missionaries; and here raged the first war between Maori and white.
Here, also, where whalers were the first white settlers, civilization in New Zealand had its beginning; yet much of North Auckland still comprises "back blocks." While fertile and spacious districts of the south were developed and grew rich, the sparse white population of the neglected north was left to cry for roads and railways. Even yet North Auckland has relatively few miles of railways.
The longest stretch of railroad it possesses is the Helensville Branch, terminating about seventy-five miles from Auckland. The tourist does not usually go farther on this line than Helensville, a health resort on the Kaipara Harbor, thirty-eight miles from Auckland. There are hot mineral springs here, and through this port passes traffic bound for Wairoa River points.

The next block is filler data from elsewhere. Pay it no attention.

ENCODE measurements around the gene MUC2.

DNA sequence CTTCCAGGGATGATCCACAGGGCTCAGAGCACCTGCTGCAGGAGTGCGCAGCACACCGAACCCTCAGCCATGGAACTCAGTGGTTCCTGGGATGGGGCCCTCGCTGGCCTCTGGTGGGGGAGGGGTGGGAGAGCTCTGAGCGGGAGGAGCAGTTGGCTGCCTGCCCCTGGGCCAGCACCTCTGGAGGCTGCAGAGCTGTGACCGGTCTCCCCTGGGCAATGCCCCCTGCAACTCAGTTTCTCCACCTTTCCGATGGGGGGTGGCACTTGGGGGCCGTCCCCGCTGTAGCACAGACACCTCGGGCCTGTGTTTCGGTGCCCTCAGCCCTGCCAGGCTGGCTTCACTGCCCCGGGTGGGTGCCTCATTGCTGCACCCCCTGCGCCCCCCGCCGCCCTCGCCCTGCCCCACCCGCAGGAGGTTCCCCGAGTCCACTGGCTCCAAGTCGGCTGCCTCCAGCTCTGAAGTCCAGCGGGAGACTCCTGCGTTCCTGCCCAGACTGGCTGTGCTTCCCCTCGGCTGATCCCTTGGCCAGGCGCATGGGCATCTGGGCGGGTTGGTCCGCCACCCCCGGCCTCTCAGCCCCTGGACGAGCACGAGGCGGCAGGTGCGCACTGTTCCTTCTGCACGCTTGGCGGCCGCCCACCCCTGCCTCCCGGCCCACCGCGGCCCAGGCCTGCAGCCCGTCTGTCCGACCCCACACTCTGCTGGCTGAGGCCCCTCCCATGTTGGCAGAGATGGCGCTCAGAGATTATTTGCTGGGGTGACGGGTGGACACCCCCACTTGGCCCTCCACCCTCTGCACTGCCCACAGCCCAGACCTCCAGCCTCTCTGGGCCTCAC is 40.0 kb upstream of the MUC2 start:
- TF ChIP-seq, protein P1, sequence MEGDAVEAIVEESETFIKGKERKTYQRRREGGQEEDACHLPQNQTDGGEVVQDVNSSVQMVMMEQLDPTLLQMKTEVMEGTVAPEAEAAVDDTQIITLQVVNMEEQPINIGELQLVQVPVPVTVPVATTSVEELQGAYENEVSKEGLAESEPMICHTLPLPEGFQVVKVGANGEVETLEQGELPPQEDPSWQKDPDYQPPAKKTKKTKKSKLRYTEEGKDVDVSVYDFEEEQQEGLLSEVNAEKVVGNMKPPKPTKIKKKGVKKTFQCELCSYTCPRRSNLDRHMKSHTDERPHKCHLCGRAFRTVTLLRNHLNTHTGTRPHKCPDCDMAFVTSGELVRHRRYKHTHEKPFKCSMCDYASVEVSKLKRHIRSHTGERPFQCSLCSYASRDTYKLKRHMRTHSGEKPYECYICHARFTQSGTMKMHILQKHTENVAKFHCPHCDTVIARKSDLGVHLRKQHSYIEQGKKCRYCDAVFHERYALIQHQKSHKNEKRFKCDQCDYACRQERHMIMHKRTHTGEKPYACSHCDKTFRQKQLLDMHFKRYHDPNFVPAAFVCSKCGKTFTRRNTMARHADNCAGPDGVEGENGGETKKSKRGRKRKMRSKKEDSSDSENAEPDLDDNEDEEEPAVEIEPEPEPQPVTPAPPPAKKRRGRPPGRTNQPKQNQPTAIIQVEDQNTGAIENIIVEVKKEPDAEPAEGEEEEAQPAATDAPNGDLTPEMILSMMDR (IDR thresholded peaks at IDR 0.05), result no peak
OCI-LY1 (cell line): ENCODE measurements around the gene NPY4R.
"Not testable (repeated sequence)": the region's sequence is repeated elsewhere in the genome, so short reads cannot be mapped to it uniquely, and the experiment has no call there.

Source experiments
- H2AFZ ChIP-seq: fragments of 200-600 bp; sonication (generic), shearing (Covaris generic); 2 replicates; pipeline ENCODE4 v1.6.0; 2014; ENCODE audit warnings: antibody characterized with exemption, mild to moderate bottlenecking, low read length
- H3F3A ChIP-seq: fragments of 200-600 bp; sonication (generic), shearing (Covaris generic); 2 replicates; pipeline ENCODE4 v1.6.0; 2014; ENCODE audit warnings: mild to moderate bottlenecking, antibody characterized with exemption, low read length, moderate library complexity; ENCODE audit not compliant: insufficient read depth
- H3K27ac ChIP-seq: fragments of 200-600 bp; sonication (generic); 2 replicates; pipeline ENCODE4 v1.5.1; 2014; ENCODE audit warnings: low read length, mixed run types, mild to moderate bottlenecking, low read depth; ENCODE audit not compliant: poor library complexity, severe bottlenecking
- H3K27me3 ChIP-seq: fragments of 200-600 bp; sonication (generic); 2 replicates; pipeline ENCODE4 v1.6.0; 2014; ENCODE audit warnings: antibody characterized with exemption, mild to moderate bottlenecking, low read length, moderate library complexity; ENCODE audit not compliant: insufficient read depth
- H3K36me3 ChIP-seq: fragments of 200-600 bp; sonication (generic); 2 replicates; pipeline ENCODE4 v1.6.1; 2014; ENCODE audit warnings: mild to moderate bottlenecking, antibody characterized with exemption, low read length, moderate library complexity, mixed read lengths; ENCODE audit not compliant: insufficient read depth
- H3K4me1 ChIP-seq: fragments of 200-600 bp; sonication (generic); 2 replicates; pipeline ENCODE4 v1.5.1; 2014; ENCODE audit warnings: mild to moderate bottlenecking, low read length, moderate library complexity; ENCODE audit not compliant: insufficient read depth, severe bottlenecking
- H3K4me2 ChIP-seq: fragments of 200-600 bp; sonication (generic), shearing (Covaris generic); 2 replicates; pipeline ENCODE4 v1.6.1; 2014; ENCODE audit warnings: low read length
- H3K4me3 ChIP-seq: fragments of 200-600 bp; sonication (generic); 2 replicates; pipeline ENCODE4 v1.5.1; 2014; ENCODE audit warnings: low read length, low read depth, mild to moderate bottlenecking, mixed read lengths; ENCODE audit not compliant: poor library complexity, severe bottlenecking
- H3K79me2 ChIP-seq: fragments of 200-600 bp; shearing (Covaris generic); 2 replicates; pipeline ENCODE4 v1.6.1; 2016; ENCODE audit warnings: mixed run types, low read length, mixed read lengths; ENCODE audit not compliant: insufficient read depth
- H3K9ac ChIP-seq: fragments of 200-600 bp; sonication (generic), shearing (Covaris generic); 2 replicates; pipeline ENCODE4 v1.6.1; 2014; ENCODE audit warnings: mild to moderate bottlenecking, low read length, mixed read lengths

At this town, en route to the Wairoa River, I boarded a small steamer on the muddy Kaipara River, a tidal stream wriggling into Kaipara Harbor and washing the slimy roots of mangrove trees.
The Wairoa—which also flows into Kaipara Harbor—is the most important river in North Auckland. On its murky waters I saw borne the commerce of many sawmill towns and settlements built along its banks. In its lower ports large steamships and a number of sailing vessels were receiving cargoes of timber, and in midstream tugs with log rafts in tow were constantly plying. In the slimy, slippery mud banks exposed by the reced-